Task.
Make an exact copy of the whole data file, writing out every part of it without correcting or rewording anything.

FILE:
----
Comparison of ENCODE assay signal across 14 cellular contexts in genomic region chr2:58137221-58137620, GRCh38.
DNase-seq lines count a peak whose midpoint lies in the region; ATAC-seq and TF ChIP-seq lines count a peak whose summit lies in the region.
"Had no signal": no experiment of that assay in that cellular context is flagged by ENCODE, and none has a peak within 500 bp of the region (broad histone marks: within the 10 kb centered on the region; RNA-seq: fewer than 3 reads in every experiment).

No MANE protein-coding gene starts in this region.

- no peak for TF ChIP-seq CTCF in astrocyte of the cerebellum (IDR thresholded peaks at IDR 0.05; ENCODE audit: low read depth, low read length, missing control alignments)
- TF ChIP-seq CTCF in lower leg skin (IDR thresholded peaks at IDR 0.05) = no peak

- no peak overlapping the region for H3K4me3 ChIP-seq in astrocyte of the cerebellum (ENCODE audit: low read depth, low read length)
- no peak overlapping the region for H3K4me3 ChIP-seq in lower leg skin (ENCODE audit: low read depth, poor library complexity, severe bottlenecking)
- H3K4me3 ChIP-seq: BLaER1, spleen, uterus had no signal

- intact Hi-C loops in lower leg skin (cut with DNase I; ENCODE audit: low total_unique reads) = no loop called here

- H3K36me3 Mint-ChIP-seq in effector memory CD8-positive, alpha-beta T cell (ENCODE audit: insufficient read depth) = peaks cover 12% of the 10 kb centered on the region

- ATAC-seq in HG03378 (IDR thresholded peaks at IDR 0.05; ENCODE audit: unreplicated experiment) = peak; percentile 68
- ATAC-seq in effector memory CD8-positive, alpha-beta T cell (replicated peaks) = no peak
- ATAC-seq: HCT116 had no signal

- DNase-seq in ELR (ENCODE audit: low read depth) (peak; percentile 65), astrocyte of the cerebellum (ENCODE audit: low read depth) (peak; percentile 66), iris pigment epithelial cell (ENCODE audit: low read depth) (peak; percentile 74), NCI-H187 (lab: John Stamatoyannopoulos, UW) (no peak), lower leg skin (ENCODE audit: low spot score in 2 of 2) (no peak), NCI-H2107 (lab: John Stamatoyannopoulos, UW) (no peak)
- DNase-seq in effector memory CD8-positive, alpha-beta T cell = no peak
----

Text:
Comparison of ENCODE assay signal across 14 cellular contexts in genomic region chr2:58137221-58137620, GRCh38.
DNase-seq lines count a peak whose midpoint lies in the region; ATAC-seq and TF ChIP-seq lines count a peak whose summit lies in the region.
"Had no signal": no experiment of that assay in that cellular context is flagged by ENCODE, and none has a peak within 500 bp of the region (broad histone marks: within the 10 kb centered on the region; RNA-seq: fewer than 3 reads in every experiment).

No MANE protein-coding gene starts in this region.

- no peak for TF ChIP-seq CTCF in astrocyte of the cerebellum (IDR thresholded peaks at IDR 0.05; ENCODE audit: low read depth, low read length, missing control alignments)
- TF ChIP-seq CTCF in lower leg skin (IDR thresholded peaks at IDR 0.05) = no peak

- no peak overlapping the region for H3K4me3 ChIP-seq in astrocyte of the cerebellum (ENCODE audit: low read depth, low read length)
- no peak overlapping the region for H3K4me3 ChIP-seq in lower leg skin (ENCODE audit: low read depth, poor library complexity, severe bottlenecking)
- H3K4me3 ChIP-seq: BLaER1, spleen, uterus had no signal

- intact Hi-C loops in lower leg skin (cut with DNase I; ENCODE audit: low total_unique reads) = no loop called here

- H3K36me3 Mint-ChIP-seq in effector memory CD8-positive, alpha-beta T cell (ENCODE audit: insufficient read depth) = peaks cover 12% of the 10 kb centered on the region

- ATAC-seq in HG03378 (IDR thresholded peaks at IDR 0.05; ENCODE audit: unreplicated experiment) = peak; percentile 68
- ATAC-seq in effector memory CD8-positive, alpha-beta T cell (replicated peaks) = no peak
- ATAC-seq: HCT116 had no signal

- DNase-seq in ELR (ENCODE audit: low read depth) (peak; percentile 65), astrocyte of the cerebellum (ENCODE audit: low read depth) (peak; percentile 66), iris pigment epithelial cell (ENCODE audit: low read depth) (peak; percentile 74), NCI-H187 (lab: John Stamatoyannopoulos, UW) (no peak), lower leg skin (ENCODE audit: low spot score in 2 of 2) (no peak), NCI-H2107 (lab: John Stamatoyannopoulos, UW) (no peak)
- DNase-seq in effector memory CD8-positive, alpha-beta T cell = no peak